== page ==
Remediation handbook 1.
Use of models on contaminant transport

    • Some words on contamination processes
      • Modelling and the phases of remediation
    • Theoretical background
    • Phases of modelling
        • The conceptional model, or how to create our model?
        • How to select the appropriate software?
        • Verification of the model, or is the selected software suitable for our purpose?
        • Model grid for numerical models
        • Input parameters
        • Calibration, or how to improve the accuracy of our model?
        • Validation, or is our model suitable for our purpose?
        • Simulation
        • Supplementary evaluation, presentation
  • Annex 1 Theoretical background, the applied differential equations
  • Annex 2 Short description of software recommended for purchase
  • Annex 3 Data and parameter demand of models


The title of this publication („Use of models on contaminant transport”) is short – as it is supposed to be - and therefore a little too general. As a matter of fact this handbook is about the mathematical modelling of contamination processes in the underground space, i. e. of soil and groundwater. For simplicity we use the expression “modelling” which always means “mathematical modelling” in the context of this handbook (in reality modelling is a more general expression, including also analogue models and small sample analyses in laboratories). General parts of the handbook dealing with the role of modelling and the modelling activity are also true for air and surface waters, but the theoretical background and the applicable software are only described related to the underground space.

The explanation for this arbitrary selection lays in the fact that the remediation program deals with cases causing permanent contamination, which cannot be solved by the elimination of the polluting activity only and which characteristically affect the underground space. Contamination of soil and groundwater does not pass off before one’s face as opposed to surface waters and air: we cannot see its colour, cannot smell it, and the underground processes are significantly slower. These evident differences have important consequences in the investigation and evaluation processes of contaminations, because – except the cases of soil contamination caused by definite pollution sources - a priori the extent of the underground space affected by the contamination is unknown and it is hard to predict what will happen in the future.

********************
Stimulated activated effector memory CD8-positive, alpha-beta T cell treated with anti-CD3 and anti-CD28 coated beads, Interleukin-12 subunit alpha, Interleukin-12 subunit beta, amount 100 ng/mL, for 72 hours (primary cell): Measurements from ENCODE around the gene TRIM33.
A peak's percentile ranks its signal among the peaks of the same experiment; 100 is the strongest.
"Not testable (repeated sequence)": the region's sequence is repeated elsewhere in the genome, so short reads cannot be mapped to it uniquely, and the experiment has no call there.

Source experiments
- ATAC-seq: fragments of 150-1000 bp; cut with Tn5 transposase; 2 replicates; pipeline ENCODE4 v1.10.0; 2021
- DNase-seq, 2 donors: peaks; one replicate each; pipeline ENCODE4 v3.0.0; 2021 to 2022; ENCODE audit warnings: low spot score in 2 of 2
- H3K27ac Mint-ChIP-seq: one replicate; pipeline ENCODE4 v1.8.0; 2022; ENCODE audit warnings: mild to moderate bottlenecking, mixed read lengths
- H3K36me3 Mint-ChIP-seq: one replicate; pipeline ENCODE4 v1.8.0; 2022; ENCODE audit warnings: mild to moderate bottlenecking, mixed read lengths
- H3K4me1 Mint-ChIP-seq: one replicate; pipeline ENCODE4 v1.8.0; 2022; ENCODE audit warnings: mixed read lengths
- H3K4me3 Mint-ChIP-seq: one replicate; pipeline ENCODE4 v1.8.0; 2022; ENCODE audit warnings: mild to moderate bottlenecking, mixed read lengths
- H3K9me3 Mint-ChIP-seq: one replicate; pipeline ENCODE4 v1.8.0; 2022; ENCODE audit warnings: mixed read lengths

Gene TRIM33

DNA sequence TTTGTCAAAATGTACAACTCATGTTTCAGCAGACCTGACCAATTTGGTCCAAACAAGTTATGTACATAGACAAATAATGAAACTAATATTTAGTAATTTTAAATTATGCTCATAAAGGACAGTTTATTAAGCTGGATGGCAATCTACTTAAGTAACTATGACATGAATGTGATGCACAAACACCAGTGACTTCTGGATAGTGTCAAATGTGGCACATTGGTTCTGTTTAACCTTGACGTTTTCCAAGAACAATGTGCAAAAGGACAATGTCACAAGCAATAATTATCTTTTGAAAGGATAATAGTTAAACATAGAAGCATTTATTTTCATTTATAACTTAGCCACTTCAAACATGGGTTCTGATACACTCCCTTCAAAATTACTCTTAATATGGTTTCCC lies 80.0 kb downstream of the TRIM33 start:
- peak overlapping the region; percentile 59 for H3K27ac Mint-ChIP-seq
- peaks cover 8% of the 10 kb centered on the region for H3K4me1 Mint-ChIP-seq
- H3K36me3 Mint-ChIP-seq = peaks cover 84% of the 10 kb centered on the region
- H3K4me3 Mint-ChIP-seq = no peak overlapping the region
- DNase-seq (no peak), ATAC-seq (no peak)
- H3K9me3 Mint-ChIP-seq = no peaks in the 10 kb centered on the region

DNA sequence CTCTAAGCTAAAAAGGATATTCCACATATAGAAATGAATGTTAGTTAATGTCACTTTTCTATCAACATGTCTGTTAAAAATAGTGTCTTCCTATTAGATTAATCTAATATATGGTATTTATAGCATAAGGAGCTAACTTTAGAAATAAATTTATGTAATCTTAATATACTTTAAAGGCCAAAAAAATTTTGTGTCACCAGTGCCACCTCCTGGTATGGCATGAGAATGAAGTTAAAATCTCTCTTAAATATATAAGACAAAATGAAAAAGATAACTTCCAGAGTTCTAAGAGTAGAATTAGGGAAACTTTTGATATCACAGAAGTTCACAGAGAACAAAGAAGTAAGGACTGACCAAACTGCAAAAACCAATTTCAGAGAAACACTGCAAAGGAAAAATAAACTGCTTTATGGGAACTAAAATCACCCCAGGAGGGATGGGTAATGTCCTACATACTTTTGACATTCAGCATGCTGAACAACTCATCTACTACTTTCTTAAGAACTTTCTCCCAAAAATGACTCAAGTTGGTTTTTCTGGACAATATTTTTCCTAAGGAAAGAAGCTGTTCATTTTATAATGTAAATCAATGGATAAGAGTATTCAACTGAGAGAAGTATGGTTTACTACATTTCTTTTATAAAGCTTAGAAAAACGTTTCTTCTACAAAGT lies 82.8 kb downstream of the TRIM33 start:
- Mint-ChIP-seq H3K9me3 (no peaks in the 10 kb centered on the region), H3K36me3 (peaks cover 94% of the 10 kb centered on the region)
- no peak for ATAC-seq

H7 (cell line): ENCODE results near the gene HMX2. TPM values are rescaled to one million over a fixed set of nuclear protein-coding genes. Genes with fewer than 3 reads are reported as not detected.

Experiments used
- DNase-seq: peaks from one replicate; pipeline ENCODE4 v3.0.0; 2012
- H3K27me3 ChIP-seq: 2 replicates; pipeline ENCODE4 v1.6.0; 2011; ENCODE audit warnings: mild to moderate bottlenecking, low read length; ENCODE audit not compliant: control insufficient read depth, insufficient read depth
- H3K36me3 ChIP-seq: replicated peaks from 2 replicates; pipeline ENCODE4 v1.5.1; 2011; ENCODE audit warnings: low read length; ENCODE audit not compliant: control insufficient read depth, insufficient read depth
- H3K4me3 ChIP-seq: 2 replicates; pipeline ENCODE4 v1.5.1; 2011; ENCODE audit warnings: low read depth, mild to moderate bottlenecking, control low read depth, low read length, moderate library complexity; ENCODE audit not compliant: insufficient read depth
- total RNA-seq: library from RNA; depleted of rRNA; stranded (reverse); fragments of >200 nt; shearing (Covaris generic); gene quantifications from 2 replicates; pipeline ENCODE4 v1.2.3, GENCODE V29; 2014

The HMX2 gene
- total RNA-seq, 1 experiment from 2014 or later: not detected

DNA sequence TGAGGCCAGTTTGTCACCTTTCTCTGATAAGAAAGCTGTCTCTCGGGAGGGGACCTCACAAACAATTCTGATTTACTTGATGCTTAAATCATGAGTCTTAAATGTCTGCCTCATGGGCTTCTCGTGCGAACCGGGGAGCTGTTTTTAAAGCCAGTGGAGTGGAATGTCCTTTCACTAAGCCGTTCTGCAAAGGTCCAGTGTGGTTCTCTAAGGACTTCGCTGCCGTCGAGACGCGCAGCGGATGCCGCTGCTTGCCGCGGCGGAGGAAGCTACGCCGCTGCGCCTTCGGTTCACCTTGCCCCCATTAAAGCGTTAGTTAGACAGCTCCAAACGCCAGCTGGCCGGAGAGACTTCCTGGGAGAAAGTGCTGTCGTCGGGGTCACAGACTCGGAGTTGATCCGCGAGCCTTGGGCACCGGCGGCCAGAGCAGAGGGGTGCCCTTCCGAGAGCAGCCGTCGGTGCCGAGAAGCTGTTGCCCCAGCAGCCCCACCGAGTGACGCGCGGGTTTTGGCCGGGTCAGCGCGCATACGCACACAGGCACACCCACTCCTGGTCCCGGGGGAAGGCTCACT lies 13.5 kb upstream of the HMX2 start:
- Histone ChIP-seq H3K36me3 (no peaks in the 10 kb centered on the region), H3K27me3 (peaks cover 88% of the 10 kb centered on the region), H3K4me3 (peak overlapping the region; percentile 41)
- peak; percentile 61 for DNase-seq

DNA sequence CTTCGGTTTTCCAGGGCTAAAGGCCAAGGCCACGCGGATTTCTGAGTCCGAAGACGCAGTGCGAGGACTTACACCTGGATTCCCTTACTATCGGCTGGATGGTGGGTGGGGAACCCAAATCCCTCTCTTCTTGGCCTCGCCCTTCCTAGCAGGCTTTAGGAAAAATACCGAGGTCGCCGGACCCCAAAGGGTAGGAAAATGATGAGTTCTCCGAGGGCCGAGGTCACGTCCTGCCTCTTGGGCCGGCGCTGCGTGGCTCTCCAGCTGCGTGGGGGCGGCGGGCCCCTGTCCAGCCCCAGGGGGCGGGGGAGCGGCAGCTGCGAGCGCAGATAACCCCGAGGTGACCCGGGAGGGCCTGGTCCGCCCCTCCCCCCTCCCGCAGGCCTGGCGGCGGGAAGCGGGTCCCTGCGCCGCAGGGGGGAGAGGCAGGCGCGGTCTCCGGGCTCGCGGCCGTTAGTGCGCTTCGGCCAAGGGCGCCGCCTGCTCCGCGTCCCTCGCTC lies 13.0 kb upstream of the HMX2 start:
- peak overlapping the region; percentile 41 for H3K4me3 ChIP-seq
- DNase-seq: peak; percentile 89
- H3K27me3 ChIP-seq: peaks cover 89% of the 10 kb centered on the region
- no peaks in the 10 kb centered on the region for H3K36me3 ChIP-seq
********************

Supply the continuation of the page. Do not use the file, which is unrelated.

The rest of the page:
In the course of site investigations the number of drillings should be kept as low as possible because drilling costs, together with those of sampling and laboratory analyses amount to heavy expenditure. At the same time due to the slowness of processes there is generally enough time left for the mitigation and remediation of damage. Unfortunately – as the processes will take place in the future - no measurement data are available on their impact in the planning phase. All these characteristics add significantly to the importance of calculations. The aim of modelling is to derive all information possible from the available data and to use them in calculations in the course of the planning of investigation and intervention works. In any case calculation methods, which are applicable to the spatial and temporal extrapolation of instantaneous point data, like f. e. contaminant transport models, are needed.

This handbook has been prepared for a large scale of experts: experts, who carry out or plan potentially polluting activities, who plan potentially polluting facilities, who do the licensing and inspection of such activities at the institutions of municipal and state administration and last those, who plan the investigative and the necessary intervention measures in the case of pollution. In the course of editing we tried to take into consideration the significant differences in the field of interest and professional background of these experts.

The chapter “Use of contaminant transport models in remediation” provides mainly information on the possible role of modelling in the different phases of remediation (or in the planning of polluting activities in the case of technological modelling): how can models help, and what can we expect of them?

The chapter “Creating contaminant transport models” describes the work phases of modelling with details adjusted to the needs of customers (i. e. technological experts of industrial units) and of the experts who grant the establishing permit (i. e. experts of municipalities and authorities): it supports decision making - whether the model used is appropriate for the modelling of the given problem, whether a resolution adequate to the complexity of the given problem has been chosen for the modelling, and finally: does the work carried out provide reliable results?

For the needs of the experts doing the modelling three annexes have been compiled summing up the theoretical basis of modelling, data requirements of the different types of models and software recommendations for practical use.